Feature Article

Leaked documents reveal UK lacking practical approach and India unwilling

[TamilNet, Saturday, 04 December 2010, 09:38 GMT]
Though there was recognition for the need of a political solution and intention to stop human tragedy, lack of insight on the nature of the Sri Lankan state, lack of a serious and practical policy in handling a state like Sri Lanka long known for its chauvinism and lack of perspectives in addressing a national question as a national question, paved way for the failure of the Miliband-led British foreign policy on the war in the island, reveals leaked classified documents of British Foreign Office by Wikileaks. The documents also reveal that the British saw India “ambivalent and unwilling to undertake any heavy lifting on Sri Lanka” during the last days of the war. In this regard, a British diplomat confessed that he had trouble in getting meetings with India’s political level.

British Foreign Office Sri Lanka team leader Tim Waite and Desk Officer Sharon Diaz said on May 7, 2009 that the UK plans to continue its “concerted drive to achieve a fully inclusive political settlement.”

UK hoped that “sustained pressure” would work.

The British idea was threefold: “To highlight the need to bring the conflict to an end in a way that minimizes further civilian casualties; to press the case for the humanitarian relief effort to be ratcheted up, as the UN and EU have been calling for; and to make clear the need for a long-term political settlement that meets the aspirations of all communities in Sri Lanka.”

Miliband and Kouchner planned to jointly host an “informal” meeting in New York on the margins of the Middle East meetings on May 11, 2009 (NFI).

On the efforts of British Prime Minister’s special envoy Des Brown on Sri Lanka, the classified documents said: Browne is currently in India, where Waite confessed he was having trouble getting meetings with the Indian Government’s political level, presumably because of the elections underway. Waite characterized the Indians as “ambivalent” and unwilling to undertake any heavy lifting on Sri Lanka because it was “too sensitive” an issue during the elections.

What happened in mid May 2009, was Indian unwillingness and the West’s lack of a serious practical approach to the crisis permitting genocidal Colombo to stage the ’devil dance’, commented Tamil political observers in UK.

Why stopping the war was ‘too sensitive’ for India during the elections is a matter for the people of Tamil Nadu to investigate and comprehend with, the political observers further said.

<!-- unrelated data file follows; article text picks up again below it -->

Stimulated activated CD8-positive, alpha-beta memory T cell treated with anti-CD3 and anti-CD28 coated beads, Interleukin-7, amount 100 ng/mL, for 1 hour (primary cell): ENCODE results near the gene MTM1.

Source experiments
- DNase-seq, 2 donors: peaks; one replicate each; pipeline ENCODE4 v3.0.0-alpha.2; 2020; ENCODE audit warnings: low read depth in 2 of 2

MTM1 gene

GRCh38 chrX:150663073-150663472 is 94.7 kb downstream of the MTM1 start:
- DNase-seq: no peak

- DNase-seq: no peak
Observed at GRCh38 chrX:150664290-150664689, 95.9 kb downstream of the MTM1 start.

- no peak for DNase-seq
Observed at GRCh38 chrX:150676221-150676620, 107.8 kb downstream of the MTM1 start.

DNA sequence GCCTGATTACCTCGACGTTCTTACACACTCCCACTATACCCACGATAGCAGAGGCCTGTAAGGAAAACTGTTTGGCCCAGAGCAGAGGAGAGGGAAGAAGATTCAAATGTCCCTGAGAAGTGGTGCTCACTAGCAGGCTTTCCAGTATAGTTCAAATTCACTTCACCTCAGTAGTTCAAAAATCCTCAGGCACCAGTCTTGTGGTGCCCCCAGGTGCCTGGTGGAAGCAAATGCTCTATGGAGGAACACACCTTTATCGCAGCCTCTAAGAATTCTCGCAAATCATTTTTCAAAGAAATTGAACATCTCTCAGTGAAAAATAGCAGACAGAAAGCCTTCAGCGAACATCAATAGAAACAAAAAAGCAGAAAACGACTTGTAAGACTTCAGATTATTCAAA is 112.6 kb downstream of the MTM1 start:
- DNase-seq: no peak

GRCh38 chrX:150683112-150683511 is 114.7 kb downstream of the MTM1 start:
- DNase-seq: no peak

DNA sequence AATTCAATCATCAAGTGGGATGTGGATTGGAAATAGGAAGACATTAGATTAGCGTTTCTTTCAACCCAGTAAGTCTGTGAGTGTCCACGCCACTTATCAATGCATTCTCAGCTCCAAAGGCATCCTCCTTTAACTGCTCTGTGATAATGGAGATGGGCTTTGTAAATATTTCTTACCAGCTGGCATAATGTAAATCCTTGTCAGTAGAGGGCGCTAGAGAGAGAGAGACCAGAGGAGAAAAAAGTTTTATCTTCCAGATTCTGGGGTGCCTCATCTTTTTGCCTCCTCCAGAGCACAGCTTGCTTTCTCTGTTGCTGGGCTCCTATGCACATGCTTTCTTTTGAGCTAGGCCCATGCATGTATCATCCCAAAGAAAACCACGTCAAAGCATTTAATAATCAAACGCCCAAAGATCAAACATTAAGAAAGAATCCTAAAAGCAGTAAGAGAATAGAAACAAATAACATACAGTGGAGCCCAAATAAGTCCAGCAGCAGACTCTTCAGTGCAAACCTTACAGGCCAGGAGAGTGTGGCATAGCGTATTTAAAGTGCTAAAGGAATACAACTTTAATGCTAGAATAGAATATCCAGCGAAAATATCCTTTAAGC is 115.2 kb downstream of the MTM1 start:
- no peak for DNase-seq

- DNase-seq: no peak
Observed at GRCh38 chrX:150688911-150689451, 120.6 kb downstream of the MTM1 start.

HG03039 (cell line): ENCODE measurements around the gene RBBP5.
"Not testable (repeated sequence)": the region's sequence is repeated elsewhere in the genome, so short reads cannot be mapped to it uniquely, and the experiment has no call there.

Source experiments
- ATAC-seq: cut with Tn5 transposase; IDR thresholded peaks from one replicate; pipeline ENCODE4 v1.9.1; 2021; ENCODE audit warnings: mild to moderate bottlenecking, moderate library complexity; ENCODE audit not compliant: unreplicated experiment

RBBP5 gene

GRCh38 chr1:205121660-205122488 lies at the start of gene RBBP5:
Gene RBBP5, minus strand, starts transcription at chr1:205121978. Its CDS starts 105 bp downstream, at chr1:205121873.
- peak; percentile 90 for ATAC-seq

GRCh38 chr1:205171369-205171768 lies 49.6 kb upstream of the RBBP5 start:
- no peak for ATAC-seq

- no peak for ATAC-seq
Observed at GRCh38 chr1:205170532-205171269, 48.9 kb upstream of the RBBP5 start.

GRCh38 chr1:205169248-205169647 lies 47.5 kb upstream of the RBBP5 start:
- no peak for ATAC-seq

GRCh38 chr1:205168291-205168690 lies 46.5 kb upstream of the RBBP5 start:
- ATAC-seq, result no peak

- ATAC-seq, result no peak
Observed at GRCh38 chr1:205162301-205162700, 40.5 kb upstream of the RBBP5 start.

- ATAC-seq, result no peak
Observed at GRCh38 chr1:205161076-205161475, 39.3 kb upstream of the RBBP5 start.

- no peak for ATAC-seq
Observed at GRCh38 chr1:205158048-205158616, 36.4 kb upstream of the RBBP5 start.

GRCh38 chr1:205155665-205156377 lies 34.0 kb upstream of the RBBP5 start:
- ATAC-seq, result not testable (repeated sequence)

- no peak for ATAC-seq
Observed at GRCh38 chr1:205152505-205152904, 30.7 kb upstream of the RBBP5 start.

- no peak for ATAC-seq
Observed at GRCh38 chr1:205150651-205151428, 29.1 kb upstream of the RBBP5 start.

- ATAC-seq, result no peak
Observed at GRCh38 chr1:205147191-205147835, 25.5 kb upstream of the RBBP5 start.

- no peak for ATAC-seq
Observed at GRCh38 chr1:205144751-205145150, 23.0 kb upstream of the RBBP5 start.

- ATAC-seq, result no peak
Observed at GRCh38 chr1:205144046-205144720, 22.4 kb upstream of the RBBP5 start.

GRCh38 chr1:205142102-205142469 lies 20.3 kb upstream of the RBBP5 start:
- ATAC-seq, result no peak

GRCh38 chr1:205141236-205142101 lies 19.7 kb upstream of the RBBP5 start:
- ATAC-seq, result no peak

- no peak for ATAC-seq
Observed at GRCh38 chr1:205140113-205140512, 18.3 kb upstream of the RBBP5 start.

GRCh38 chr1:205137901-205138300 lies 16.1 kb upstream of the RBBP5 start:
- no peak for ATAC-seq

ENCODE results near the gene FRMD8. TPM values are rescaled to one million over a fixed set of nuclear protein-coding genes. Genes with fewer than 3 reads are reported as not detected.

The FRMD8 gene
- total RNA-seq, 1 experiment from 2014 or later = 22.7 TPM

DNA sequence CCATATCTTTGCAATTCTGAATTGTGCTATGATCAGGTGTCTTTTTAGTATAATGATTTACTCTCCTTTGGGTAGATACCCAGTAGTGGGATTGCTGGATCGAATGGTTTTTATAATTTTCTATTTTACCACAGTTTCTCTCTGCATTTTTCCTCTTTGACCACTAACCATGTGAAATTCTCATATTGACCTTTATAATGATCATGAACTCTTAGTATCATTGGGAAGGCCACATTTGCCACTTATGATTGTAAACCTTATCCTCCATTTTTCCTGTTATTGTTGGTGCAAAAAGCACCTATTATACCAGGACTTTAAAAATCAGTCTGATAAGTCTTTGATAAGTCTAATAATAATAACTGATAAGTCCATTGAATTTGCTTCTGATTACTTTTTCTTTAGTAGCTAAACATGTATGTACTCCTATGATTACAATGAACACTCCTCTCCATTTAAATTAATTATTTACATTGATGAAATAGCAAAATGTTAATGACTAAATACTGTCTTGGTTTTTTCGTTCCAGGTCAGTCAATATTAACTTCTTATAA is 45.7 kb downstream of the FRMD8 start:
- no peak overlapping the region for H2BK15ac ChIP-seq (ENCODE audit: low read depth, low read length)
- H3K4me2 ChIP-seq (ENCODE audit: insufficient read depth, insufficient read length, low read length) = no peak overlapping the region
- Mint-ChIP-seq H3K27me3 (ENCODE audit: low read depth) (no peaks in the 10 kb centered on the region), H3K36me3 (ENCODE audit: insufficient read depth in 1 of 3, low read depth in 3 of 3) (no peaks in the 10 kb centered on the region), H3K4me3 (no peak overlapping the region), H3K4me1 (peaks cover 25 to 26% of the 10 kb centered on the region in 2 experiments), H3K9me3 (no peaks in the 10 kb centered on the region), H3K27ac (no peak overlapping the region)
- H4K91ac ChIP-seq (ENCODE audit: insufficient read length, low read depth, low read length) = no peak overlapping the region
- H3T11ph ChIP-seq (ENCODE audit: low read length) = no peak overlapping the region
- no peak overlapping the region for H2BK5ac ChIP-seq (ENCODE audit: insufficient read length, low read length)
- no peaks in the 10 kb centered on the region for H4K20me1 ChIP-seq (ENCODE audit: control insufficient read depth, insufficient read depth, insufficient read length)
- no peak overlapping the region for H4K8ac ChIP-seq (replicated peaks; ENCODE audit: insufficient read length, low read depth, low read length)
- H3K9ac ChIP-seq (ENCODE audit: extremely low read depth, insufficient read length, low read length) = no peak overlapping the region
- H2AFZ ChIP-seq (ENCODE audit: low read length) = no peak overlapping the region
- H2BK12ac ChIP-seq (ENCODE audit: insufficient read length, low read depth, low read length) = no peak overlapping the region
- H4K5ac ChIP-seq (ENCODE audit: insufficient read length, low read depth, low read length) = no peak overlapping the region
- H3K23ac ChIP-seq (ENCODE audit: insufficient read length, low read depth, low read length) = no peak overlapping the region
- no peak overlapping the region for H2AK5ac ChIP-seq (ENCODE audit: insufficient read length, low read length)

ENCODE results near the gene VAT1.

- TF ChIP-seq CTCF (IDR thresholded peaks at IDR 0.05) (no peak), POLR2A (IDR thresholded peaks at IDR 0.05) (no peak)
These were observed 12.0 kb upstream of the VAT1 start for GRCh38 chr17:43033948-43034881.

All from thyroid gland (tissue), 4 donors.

The whole perspective of the West that ‘sustained pressure’ would work, solutions could be found within one country ‘meeting the aspirations of all communities’, the crisis doesn’t deserve direct international intervention and that it could be dealt with in ‘informal’ ways ‘on the margins’ of meetings – all proved wrong by the Sri Lankan state.

The leaked classified documents also reveal how shallow and politically narrow the British approach was towards the national question in the island, not giving due credit to the merit of the question.

As Mr. Waite handling Sri Lanka put it in the documents, the Fabian attitude of the British ministers towards the simmering situation was stirred only when the vocal diaspora threatened their electoral prospects.

Waite said that much of HMG and ministerial attention to Sri Lanka is due to the “very vocal” Tamil Diaspora in the UK, numbering over 300,000 and who have been protesting in front of Parliament since April 6. He said that with UK elections on the horizon and many Tamils living in Labour constituencies with slim majorities, the Government is paying particular attention to Sri Lanka, with Miliband recently remarking to Waite that he was spending 60 percent of his time at the moment on Sri Lanka.

Whatever little the British Tamils have democratically achieved should be an inspiration to the global Tamils, especially to those in Tamil Nadu, in getting international political justice to the nation of Eezham Tamils in the island, political observers in UK commented further.

Unless the Eezham Tamils don’t take issues that concern them directly into their hands and work for them proactively along with world civil society institutions, the ambivalence of the international system would only fail them, said a Western academic who had firsthand information on the long term genocidal intentions of the Sri Lankan state in the island.



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